[-] 1 points by PaxSapiens (1) from Raleigh, NC 10 years ago

Honestly, I love that we're channeling the French Revolution =)

[-] 1 points by Rod101 (1) 10 years ago

Who is the enemy? Try watching some of these "reality" police programs and you may get your answer. On a "Border patrol" episode, there was a person trying to cross with a group of other individuals and the spotlight found him, he sat down halfway down a hill and weighted to be taken into custody. Flash back to the border control officers and one of them said to let him go and deal with it. We then go back to this person siting on the hill and suddenly from out of the shadows this officer leaps onto this person from behind and the two of them tumble and roll to the bottom of this hill and this person that was sitting quietly had to be taken away in a stretcher as he wasn't able to move on his own. Then we flash back to the officers all giving out Hight fives, and the Hight flying officer glowing in his glory. ( I was sickened ). And a " Police 5 " program of normal police officers getting ready for their shift summed up their Job as " Us against Them " Them being anyone who doesn't work for the Police, Army, or any form of " Law enforcement ". They know who their enemy is!!!

[-] 1 points by tyrion (1) 10 years ago

Hello there, speaking as a non American who had not even heard of your protest till a few minutes ago, could someone help me out and explain exactly what you are protesting about? It all seems a bit vague and imprecise. What are your complaints, what are your suggestions to change them and why do you need to occupy Wall Street?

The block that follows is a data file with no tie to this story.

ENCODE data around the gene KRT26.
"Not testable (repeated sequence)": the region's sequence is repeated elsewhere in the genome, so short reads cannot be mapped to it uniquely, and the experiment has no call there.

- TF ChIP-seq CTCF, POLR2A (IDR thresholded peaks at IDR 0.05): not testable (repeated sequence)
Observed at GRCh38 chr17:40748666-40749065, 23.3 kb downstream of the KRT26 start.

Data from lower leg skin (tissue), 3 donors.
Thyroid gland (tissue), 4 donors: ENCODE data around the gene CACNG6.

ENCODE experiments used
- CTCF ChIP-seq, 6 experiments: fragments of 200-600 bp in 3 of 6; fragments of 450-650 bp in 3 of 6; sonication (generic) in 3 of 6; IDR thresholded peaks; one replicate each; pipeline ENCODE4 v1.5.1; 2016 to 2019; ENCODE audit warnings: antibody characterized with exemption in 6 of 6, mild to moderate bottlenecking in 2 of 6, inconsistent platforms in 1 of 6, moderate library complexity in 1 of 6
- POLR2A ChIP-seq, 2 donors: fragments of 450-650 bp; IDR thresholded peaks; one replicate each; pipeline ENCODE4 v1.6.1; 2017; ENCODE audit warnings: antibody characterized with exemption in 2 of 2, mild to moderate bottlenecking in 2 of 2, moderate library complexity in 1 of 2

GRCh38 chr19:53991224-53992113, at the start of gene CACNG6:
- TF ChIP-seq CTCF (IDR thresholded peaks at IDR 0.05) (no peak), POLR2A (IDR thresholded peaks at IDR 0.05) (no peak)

[-] 1 points by adhere (2) 10 years ago

Dear Occupy Wall St.,

I've been following the coverage and I feel what you're doing sends a great message.

My only question as it stands right now is: What is your proposed answer for the changes you seek? I can't find a manifesto, or FAQ or anything on this site.

[-] 1 points by adhere (2) 10 years ago


[-] 1 points by SincerelySkeptical (15) 10 years ago

It just sickens me. If the police would leave us to exercise our rights peacefully, there would be no violence, no crimes. The police show up and start shoving people around and create the environment that they're supposed to prevent. It's absolutely absurd!

[-] 1 points by bumper (2) 10 years ago

Who is writing these communiques? Is it Media? Who decided that the police are not an enemy? A significant minority of us, at least, seem to think that they are the most immediate enemy.

[-] 1 points by youguysaredumb (7) 10 years ago

Thats what you get for resisting arrest, dude deserved it for acting stupid. When a cop tells you something, comply politely and you wont get hit, then let the lawyers and jury sort it out. If you want people to follow you, focus on an issue and stop making out these stoner idiots to be martyrs.

Police officers have families and house payments, the last thimg theyre looking for is a fight. Stop making their job difficult by having to babysit you, there is real crime on the street.

[-] 1 points by racallibe (4) 10 years ago

The Movement needs to spread ot the other burroughs... Post Occupy Wall St banners in the Subway trains and stations: over 2million+ people ride the MTA daily. You brave citizens are inpiritation to us all.

Solidarity from Los Angeles

[-] 1 points by racallibe (4) 10 years ago

The Movement needs to spread ot the other burroughs... Post Occupy Wall St banners in the Subway trains and stations: over 2million+ people ride the MTA daily. You brave citizens are inpiritation to us all.

Solidarity from Los Angeles

[-] 1 points by Tinkerdink (1) from Houston, TX 10 years ago

Wish I could be there but it's a long walk from Houston and the wife and kids would miss the little I contribute to our existence.

That said, I am behind you 150% keep up the good fight, and keep doin' it right :)